Exons are responsible for the coding of proteins and especially the sequence of amino acids. The conservation of exons and the sequences are high. As the exons and their sequence with times do not change. Exons are excessively present in messenger RNA.

What are Introns?

When RNA product matures within a gene, the non-coding sequences of DNA are separated by RNA splicing. Those are called Introns. The intragenic region that is present in a gene represents Intron. Introns are responsible for showing that, within a gene, the existing DNA sequences transcripts with the corresponding RNA sequence.

Introns are generally found in organisms comprising of multiple cells, that is, eukaryotic organisms. These are also found in various viruses and genes. Transfer RNA, ribosomal RNA, generates proteins and includes introns in them. Prokaryotic organisms or the organisms having single-cell lack introns.

However, in eukaryotes, Introns are generally found in the intervening area between two Exons. Introns specifically undergo the splicing process as they are not capable of coding the proteins directly. Even before the mRNA makes proteins, these introns are removed. The conservation of introns is a very challenging task. Therefore their removal is necessary so that the incorrect protein formation can be prevented.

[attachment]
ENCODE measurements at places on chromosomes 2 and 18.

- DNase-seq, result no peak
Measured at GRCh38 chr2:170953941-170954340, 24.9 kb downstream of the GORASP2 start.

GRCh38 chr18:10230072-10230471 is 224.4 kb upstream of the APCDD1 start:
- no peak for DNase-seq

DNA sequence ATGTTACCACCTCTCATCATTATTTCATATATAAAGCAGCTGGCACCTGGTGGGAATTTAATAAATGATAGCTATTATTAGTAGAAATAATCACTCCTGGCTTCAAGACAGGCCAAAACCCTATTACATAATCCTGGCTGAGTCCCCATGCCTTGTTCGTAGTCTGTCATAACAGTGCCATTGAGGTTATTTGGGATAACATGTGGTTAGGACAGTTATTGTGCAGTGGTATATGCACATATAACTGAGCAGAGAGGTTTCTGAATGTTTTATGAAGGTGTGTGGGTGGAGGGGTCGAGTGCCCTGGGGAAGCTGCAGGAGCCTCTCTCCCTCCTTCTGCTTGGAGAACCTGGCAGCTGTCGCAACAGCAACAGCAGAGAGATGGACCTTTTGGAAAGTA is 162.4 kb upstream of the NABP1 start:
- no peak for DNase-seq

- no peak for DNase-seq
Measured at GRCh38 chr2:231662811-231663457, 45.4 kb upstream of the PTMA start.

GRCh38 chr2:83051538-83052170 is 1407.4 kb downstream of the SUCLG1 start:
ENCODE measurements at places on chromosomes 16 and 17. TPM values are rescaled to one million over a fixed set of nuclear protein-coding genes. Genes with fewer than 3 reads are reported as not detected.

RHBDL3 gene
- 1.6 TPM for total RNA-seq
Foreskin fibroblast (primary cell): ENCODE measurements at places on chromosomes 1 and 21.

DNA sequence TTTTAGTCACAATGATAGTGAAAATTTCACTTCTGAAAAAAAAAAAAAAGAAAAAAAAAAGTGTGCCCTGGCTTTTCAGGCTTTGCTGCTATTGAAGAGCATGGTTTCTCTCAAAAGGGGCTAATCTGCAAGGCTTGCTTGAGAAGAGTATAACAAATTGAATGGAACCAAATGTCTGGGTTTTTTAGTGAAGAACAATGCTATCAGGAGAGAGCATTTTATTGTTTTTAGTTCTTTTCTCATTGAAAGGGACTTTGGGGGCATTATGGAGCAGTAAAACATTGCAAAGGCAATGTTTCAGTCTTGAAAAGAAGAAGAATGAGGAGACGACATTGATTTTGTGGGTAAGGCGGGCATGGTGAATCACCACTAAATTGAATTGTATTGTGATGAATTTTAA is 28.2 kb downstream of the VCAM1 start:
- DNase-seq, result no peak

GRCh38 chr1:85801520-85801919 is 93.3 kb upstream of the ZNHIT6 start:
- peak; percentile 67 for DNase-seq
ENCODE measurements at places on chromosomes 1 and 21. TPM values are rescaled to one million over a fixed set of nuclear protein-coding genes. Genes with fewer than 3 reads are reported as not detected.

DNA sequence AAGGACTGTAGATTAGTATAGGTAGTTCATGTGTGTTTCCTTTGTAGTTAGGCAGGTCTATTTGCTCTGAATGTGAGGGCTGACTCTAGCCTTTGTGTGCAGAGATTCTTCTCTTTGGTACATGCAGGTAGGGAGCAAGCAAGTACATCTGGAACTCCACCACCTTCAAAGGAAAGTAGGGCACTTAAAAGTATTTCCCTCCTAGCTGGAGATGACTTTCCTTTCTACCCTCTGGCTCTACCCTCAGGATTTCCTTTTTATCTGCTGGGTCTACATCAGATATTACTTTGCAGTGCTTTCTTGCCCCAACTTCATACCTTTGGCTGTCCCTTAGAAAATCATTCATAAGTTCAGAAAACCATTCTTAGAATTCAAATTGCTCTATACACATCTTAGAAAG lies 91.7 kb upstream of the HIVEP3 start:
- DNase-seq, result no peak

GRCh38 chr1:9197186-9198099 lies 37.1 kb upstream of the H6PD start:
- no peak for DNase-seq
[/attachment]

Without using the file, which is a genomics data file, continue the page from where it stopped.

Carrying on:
Introns can vary according to the analysis of their sequence, genes, and biochemistry of splicing methods of RNA. The existence, survival, and sustenance of Introns require a high amount of energy. They start burdening some cells due to their high consumption of energy. They need the energy to imitate and excise at the correct position exactly via some complicated techniques such as the spliceosomal technique.

Main Differences Between Exons and Introns

  1. Exons are present in between two introns of two untranslated regions or one Intron and one untranslated region whereas, Introns are present in a DNA sequence in between two exons.
  2. Exons are strictly found in both multi-celled and single-celled organisms and genomes whereas, introns are found only in single-celled organisms and genomes.
  3. Exons separate the nucleus to the cytoplasm after the synthesis of mature messenger RNA whereas, Introns do not leave the nucleus during the processing of RNA even after the splicing of the messenger RNA transcription.
  4. Exons within a cell can be found in mRNA transcripts, DNA, mature RNAs. Whereas introns, within a cell, can be found out in messenger RNA transcripts, DNA but not in mature messenger RNAs.
  5. In exons, the sequence is conserved highly and is not subjected to frequent changes, whereas by exonization, some introns get converted into exons.
  6. Inside the nuclear genome, the quantity of exons present is less. However, the introns are present in higher quantities.
  7. Through the process of alternative splicing, Exons, two or more in number are connected, and introns are removed.


The presence of both coding and the non-coding sequences within a gene is of utmost importance. Exons and Introns mutually work and help in the synthesis of important proteins and information within a gene. Exons are the coding regions, whereas introns are the non-coding regions present in a gene. While the introns are important as they help in gene regulation and expression, the exons are important for encoding proteins.


  1. https://www.sciencedirect.com/science/article/pii/0014579387800029
  2. https://content.iospress.com/articles/in-silico-biology/isb00142